Food Waste Solutions (2022 Guide)

Author: Marketing
Date: February 3, 2024

Before ACT dives into food waste solutions, we need to face an ugly truth that the US alone wastes around 40% of its food supply! That is about 125 to 160 billion pounds of food that goes into the trash bin. The sad thing is that a lot of this food waste is still safe, edible, healthy, and full of nutrients.

So you might be wondering: why is this food wasted? There are lots of reasons. They could be spoiled due to weather, improper preservation, improper handling, or bad quality of ingredients. Overproduction, instability of markets, overbuying, overstocking, poor food planning, or missing out the expiration date can also be major causes.

This article further explains the harmful effects of too much food waste, how to lessen food waste, benefits of preventing food waste, and what the government is doing to solve the food waste problem.

Effects of Food Waste to Global Waste

For many people, food waste is just uneaten meals, and they don’t think much about it after scraping it from the plate to the trash bin. However, such waste drains a lot of money. Around $218 billion dollars are lost due to food waste in the US.

Also, due to health and sanitation regulations enacted by the federal or state governments, hotels and restaurants dispose of foodstuff that are not consumed within a certain period, usually a number of hours, even though they’re still perfectly consumable. Rarely is this food donated to the less privileged out of concern of contamination and legal action.

In addition, food waste causes unnecessary strain on the environment:

  • It adds wastes to water supplies, farmlands, cattle, and other resources.
  • Spoiled food which is infested with bacteria can become toxic
  • If it seeps through potable groundwater aquifers, it could initiate a health problem in the municipality.

It’s therefore important to diminish food wastage. Even a small percentage can make a huge difference. In fact, if Americans are able to reduce food waste by 15%, there would be enough food to feed over 25 million people per year.

According to recent waste management and recycling statistics, the world generates 2 billion tons of waste every year. As the human population increases dramatically over the next few years, scientists project that this number will also increase to more than 3.40 billion tons in 2050. That number is too huge to sustain a healthy and clean environment.

A significant part of this percentage is food waste, considering that people eat each day.  According to the Food and Agriculture Organization (FAO) of the United Nations, 1.3 billion tons of food is wasted all over the world each year. Just imagine just how many millions of starving people can be fed with all that food.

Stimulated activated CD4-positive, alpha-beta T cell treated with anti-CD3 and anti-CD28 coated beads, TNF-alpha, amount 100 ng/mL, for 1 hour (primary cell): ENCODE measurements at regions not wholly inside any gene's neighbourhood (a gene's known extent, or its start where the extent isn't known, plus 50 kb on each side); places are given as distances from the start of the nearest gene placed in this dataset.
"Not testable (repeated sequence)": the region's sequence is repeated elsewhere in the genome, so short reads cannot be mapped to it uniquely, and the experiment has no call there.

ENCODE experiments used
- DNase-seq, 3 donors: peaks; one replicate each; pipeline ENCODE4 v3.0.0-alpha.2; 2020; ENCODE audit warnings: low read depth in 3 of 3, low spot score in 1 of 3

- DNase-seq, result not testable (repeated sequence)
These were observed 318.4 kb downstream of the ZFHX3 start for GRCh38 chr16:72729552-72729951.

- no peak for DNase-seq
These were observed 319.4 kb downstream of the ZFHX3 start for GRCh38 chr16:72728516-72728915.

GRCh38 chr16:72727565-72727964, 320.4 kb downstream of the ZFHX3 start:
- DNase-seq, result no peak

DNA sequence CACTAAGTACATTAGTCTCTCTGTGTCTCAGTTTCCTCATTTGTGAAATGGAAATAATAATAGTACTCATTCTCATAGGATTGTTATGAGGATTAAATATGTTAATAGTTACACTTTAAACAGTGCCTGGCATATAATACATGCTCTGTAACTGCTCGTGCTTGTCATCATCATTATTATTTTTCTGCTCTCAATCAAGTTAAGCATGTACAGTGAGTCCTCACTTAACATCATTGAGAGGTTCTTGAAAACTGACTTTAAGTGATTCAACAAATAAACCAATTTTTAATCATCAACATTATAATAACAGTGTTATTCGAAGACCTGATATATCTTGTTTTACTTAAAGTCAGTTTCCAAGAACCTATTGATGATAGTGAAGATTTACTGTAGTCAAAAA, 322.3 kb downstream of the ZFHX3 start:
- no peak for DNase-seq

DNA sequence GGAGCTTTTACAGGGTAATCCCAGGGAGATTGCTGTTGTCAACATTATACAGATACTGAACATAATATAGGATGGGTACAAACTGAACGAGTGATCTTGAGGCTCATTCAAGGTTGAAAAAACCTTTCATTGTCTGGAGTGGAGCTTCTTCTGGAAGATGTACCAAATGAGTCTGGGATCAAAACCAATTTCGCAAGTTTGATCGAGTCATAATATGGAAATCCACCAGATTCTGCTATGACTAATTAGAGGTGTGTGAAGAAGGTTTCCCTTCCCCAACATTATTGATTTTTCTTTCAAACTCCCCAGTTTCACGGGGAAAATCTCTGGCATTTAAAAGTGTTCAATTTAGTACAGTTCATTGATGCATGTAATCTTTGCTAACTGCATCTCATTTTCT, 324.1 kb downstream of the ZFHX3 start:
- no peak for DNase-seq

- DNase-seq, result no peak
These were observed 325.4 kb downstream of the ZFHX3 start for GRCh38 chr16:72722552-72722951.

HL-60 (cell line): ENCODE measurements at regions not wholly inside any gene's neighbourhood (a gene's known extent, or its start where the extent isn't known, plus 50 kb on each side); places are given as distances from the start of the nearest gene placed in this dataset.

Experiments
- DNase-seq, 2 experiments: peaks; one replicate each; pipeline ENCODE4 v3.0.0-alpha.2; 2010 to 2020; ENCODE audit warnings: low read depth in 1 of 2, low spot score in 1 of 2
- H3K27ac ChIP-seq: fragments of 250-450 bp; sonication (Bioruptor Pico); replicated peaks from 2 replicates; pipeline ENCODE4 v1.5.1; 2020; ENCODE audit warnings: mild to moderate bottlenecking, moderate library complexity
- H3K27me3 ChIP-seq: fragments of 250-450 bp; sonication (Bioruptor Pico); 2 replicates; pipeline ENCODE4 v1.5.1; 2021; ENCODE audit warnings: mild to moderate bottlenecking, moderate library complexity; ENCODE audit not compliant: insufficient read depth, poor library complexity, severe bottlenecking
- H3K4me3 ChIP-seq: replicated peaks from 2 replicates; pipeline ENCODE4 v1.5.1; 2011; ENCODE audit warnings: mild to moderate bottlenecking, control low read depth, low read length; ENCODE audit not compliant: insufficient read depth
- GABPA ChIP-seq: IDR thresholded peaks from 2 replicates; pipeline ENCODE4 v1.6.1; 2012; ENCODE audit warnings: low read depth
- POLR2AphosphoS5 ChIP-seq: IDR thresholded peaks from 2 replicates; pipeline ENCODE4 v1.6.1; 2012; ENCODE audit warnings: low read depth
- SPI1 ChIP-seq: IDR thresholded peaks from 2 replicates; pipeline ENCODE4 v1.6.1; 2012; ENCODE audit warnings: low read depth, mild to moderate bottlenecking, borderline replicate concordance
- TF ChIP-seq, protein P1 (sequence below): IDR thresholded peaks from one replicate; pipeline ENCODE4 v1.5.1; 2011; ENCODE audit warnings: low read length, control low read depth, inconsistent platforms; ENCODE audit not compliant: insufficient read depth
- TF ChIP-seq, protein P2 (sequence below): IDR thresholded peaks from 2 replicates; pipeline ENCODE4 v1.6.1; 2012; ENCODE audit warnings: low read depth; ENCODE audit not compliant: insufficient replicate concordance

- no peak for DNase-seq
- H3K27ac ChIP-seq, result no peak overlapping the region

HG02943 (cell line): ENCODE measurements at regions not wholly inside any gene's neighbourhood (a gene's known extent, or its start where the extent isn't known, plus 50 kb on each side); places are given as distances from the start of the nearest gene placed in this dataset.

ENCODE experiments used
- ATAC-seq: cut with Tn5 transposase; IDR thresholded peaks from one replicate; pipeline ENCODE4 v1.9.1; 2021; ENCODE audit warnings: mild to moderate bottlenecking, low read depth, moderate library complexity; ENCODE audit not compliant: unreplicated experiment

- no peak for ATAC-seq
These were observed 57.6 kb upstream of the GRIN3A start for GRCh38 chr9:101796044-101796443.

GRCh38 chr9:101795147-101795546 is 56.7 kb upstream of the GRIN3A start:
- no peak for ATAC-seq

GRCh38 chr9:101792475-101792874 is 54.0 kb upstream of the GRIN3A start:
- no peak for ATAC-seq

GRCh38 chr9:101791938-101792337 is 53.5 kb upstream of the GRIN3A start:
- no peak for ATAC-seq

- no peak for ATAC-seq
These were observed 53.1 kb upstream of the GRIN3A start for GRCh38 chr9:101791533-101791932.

Obviously, the increase of food waste also increases the volume of global waste. Worse, food waste severely affects the environment. Here are just some of its environmental effects:

  • Loss of biodiversity
    To maximize agricultural yields and profit, and to address the growing need for food, farmers need a lot of arable land. With the limited amount of arable land, farmers have increasingly encroached fertile wild areas such as forests and grasslands. The conversion of these lands to farms and plantations led to the destruction of wildlife habitats and, subsequently, biodiversity.
  • Increase in pollution
    Agricultural practices such as mass rearing of livestock, mono-cropping, and pesticides use vastly contributes to chemical pollution in waterways, negatively affecting marine life. In addition, these practices alter the natural balance of compounds in the land, making the land itself toxic or uninhabitable to its own denizens.
  • Wastage of fertile land areas
    According to a study by the FAO, processed but unconsumed food amounts to about 1.4 billion hectares of land. That is one third of the Earth’s agricultural land. In another way, we are wasting over 30% of our fertile, arable, and agricultural land just because of food waste. This land could have been used for better purposes such as protected wildlife habitats or areas for environmental research.
  • Increased water footprint and usage
    It takes a colossal amount of fresh water to irrigate land used for agriculture. Thus, if we’re wasting around 30% of our agricultural land due to food wastage as stated above, then it follows that 30% of the freshwater used in the production and processing of food goes to waste. This is called blue water footprint, which is the volume of consumed surface and groundwater that goes to waste in this process.

    Just to give you a better context on water wastage, producing a kilo of beef uses 50,000 liters of water. 1000 liters of water is wasted for a glass of spilled or spoiled milk. On a global scale, scientists estimate that 250 cubic kilometers of water go down the drain due to food wastage.

  • Hastening of climate change
    Scientists estimate that the production of food then later goes to waste produces 3.3 billion tons of greenhouse gas emissions in the earth’s atmosphere. This massive amount of greenhouse gases accelerates climate change and global warming. In fact, it’s believed that food waste is one of the biggest causes of the accumulation of greenhouse gases.

    Why so? The use of fossil fuels in food production, processing, transporting the foodstuff, and cooking all contribute to the increasing volume of greenhouse gases. Additionally, food waste emits methane, a greenhouse gas that is 83 times more potent than carbon dioxide.

  • Negative economic effects
    It takes a massive amount of money to produce food for millions of people. It also takes a huge amount of money to run waste management and recycling programs to curb the effect of human activity in the environment.

    Thus, food wastage has direct negative effects on the economy. FAO estimates that the economic losses linked with food wastage are more than $750 billion dollars per year. That’s a whole lot of money that could be used to fund other important projects and concerns.